EDT responded to the discussion letter on September 9, 2015.  With regard to 12 of the identified weaknesses, EDT responded with the statement, “We concur that the comment is valid and our firm will comply with the comment and requirements of the RFP if awarded the task order.”  AR, Tab 3b, Discussions Response at 1-2.  With regard to the remaining three identified weaknesses, EDT responded with the above statement of concurrence, but added specific information about how it would comply with the requirement, e.g., “The existing roof will be demolished down to the structure.”  Id. at 1.

After RFP revisions, EDT and Whitesell-Green submitted revised price proposals.  CO Statement (COS) at 2.  Final ratings and proposed prices were as follows:








  Building Function and Aesthetics



  Quality of Building



Proposed Contract Duration and Summary Schedule



Past Performance






AR, Tab 7a, Price Negotiation Memorandum-Addendum, May 12, 2016, at 2, 4.  With regard to the trade-off analysis, the CO determined that Whitesell-Greene offered the best value and was “worth the additional cost.”  Id. at 5.

By letter dated May 26, 2016, the agency advised EDT that award had been made to Whitesell-Green.  The agency informed EDT of its evaluation ratings, that Whitesell-Green “offered a better value despite its slightly higher price,” and that EDT was entitled to a debriefing.  AR, Tab 3c, Award Letter. 

EDT requested a debriefing on May 27.  The agency provided EDT a written debriefing dated June 14, 2016.  The debriefing included the final non-price ratings identified above.  The debriefing letter did not identify any weaknesses for EDT’s proposal under any factor or subfactor.  The letter identified two strengths under the quality of building systems subfactor, and one strength under the proposed contract duration and summary schedule factor.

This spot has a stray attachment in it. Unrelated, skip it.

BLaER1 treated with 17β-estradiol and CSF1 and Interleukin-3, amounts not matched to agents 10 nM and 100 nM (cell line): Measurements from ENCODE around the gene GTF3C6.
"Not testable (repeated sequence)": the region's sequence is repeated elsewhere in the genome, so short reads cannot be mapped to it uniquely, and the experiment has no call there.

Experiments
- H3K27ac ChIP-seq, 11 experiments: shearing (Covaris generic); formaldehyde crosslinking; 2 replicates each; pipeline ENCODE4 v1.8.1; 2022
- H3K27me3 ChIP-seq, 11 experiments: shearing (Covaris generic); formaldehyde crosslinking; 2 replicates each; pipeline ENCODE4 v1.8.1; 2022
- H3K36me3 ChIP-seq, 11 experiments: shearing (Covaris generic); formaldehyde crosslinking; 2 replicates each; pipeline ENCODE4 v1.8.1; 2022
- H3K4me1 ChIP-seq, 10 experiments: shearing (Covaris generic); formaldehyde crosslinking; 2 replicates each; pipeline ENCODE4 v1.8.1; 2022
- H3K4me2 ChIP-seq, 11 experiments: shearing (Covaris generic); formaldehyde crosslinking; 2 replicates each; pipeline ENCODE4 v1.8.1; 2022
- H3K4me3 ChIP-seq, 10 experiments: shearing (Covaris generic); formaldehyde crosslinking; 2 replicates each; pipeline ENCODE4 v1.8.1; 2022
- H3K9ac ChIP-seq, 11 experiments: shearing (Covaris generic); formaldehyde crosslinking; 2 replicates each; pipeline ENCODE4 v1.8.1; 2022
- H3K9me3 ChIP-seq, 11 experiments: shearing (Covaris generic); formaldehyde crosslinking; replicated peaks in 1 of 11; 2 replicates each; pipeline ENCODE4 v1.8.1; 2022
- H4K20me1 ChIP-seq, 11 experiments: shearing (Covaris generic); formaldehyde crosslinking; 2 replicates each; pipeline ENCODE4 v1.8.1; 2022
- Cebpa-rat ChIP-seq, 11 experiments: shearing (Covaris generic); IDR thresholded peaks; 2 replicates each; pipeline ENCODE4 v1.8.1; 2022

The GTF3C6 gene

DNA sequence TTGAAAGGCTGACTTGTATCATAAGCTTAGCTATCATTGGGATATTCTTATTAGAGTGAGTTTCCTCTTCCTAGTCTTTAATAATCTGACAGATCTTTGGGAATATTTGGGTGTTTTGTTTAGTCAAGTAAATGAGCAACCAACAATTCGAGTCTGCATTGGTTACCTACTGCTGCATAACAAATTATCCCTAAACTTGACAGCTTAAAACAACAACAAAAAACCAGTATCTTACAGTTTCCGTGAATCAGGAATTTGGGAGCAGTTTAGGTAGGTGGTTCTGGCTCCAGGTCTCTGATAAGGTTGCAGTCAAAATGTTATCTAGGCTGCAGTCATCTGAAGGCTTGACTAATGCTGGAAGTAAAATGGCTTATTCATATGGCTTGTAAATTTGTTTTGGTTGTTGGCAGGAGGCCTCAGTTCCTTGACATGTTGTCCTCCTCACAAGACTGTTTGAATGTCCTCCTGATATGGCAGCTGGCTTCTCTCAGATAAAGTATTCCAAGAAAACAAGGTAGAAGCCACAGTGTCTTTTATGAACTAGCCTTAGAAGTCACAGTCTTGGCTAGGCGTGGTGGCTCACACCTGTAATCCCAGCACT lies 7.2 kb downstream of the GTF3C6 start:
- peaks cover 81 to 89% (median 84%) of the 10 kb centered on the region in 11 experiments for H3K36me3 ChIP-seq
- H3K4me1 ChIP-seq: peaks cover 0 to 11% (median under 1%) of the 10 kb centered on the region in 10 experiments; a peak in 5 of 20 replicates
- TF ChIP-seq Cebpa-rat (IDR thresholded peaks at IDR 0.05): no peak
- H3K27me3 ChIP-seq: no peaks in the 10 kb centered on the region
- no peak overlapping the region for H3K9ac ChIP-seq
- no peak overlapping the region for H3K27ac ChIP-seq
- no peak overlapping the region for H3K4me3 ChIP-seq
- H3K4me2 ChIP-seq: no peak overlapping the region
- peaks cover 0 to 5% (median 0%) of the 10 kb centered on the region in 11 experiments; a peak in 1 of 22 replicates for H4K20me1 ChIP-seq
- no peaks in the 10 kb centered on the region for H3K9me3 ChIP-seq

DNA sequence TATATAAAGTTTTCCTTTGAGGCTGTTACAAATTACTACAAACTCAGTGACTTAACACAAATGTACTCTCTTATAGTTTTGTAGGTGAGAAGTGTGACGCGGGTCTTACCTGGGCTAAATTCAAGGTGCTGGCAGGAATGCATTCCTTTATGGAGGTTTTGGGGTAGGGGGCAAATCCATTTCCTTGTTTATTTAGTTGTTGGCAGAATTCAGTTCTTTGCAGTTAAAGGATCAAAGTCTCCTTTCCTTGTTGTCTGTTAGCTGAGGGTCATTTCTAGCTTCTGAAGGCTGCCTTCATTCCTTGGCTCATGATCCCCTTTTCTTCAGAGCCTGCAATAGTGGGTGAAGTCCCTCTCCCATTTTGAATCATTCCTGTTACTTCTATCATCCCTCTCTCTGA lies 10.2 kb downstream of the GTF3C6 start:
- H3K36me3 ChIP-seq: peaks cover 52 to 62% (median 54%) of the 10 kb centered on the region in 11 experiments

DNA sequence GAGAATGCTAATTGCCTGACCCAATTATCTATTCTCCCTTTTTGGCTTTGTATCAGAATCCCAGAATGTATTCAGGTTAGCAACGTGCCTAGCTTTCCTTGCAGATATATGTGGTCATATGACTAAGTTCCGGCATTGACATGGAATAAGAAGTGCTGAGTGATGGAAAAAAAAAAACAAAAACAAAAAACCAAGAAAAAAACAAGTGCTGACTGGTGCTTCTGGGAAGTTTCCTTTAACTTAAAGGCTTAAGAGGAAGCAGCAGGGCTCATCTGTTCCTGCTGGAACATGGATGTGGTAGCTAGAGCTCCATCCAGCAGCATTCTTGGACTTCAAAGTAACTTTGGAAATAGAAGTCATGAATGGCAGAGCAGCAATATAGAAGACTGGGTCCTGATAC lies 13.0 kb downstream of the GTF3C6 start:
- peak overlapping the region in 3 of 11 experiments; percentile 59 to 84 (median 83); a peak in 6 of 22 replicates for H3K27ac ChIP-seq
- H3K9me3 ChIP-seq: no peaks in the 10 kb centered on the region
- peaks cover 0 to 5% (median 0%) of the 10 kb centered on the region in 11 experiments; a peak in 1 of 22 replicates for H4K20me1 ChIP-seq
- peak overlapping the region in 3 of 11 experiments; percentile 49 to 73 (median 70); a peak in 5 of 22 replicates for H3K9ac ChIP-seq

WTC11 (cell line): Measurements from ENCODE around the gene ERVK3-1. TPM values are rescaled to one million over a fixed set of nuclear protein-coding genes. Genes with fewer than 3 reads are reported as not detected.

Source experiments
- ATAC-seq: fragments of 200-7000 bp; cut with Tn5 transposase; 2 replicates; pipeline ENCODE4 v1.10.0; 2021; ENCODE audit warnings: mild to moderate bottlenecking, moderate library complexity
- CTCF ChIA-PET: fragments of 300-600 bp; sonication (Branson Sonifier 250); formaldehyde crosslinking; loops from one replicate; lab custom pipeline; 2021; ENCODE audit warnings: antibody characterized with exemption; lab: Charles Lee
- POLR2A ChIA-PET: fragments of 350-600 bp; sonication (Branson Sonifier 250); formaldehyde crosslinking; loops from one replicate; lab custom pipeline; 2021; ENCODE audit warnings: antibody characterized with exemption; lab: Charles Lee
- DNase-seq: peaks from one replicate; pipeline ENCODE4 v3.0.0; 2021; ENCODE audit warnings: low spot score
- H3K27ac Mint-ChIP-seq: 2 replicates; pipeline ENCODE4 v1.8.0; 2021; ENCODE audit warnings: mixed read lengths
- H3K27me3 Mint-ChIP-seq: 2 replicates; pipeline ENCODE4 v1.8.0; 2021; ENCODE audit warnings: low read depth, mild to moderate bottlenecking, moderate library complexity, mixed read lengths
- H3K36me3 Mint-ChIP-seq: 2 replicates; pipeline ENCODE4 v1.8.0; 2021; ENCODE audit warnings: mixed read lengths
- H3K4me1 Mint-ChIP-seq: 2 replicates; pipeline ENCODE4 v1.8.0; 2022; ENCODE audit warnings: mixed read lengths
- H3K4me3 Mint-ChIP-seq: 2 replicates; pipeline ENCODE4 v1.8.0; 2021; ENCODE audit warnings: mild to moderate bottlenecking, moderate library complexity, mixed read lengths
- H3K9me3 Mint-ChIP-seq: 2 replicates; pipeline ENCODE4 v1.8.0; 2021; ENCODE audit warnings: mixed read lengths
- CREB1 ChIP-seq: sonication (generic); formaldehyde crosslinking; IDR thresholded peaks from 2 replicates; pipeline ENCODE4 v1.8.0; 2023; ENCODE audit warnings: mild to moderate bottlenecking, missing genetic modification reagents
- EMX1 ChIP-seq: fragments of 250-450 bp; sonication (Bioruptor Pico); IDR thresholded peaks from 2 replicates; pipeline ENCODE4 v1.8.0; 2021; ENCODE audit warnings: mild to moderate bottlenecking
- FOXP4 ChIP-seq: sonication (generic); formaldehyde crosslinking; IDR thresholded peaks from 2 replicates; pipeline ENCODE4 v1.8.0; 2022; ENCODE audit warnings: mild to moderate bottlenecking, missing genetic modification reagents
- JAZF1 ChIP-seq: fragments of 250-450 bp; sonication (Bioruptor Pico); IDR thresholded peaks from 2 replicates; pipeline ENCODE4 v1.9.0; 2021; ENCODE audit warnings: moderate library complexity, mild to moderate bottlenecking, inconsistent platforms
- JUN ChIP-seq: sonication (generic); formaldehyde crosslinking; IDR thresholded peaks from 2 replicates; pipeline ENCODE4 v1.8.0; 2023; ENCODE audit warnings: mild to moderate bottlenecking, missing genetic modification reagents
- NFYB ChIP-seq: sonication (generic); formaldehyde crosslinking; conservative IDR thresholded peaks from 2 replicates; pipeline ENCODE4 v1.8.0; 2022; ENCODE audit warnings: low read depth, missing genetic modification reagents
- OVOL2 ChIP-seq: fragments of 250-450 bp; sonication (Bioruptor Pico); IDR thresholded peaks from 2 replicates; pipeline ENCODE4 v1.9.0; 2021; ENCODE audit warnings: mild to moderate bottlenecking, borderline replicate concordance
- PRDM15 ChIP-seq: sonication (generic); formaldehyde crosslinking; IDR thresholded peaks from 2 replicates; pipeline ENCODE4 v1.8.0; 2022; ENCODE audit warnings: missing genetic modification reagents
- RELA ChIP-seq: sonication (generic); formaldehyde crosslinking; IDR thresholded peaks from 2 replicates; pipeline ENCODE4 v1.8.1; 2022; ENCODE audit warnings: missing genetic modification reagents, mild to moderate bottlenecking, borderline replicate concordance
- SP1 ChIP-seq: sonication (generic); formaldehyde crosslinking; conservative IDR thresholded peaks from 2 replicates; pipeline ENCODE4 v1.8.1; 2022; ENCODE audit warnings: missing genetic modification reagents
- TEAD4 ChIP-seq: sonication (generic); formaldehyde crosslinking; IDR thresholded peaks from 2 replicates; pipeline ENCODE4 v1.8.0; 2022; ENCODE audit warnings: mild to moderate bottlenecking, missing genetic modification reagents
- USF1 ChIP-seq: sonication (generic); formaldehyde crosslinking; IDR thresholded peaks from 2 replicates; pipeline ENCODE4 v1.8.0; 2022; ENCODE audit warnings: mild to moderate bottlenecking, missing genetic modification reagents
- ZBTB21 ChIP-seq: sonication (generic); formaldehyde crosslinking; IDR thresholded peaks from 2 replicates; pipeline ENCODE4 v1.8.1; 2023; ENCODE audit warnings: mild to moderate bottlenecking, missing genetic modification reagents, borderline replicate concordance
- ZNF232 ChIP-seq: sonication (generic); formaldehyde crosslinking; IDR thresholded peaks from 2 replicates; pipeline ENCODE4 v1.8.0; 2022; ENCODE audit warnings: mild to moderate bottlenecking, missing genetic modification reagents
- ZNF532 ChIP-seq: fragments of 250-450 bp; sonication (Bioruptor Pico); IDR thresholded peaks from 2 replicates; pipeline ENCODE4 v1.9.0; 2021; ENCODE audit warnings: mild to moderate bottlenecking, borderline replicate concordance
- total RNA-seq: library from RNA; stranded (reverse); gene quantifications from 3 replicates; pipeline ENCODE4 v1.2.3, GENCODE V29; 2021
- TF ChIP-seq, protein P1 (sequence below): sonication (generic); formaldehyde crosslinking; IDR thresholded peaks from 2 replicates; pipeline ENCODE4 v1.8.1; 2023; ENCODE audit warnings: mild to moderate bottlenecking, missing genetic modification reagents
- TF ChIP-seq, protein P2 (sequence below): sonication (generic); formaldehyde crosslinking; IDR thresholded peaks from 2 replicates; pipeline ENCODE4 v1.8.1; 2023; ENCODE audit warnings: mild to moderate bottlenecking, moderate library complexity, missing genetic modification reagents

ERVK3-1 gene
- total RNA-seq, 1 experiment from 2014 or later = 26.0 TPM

Pertinent here, the debriefing also included the agency’s answers to specific questions posed by EDT in its debriefing request.  The first of those questions, relating to the building function and aesthetics subfactor, asked for “general or specific examples” that had contributed to the subfactor rating of acceptable, and sought guidance as to “areas where we could improve.”  AR, Tab 3d, Debriefing at 4.  The CO responded that overall the proposal indicated an adequate approach and understanding of the requirements, but “where you could improve is the way in which you responded in Discussion Letters.”  Id.  The CO elaborated by contrasting the following responses from the protester:

Very Good and Specific Response from you below:

EDT Response:  We concur that the comment is valid and our firm will comply with the comment and requirements of the RFP if awarded the task order.  The existing roof will be demolished down to the structure.

Valid Response but Not Very Specific from you below on three other Weaknesses in Factor 1-1:

EDT Response:  We concur that the comment is valid and our firm will comply with the comment and requirements of the RFP if awarded the task order.

Id.  The CO further responded to EDT’s request for information regarding areas for improvement by advising the protester to “[b]e more specific in responses like the first one above and even pull in the RFP paragraphs that state where the requirement comes from that you are referencing and tell the Government exactly what you will do.”  Id.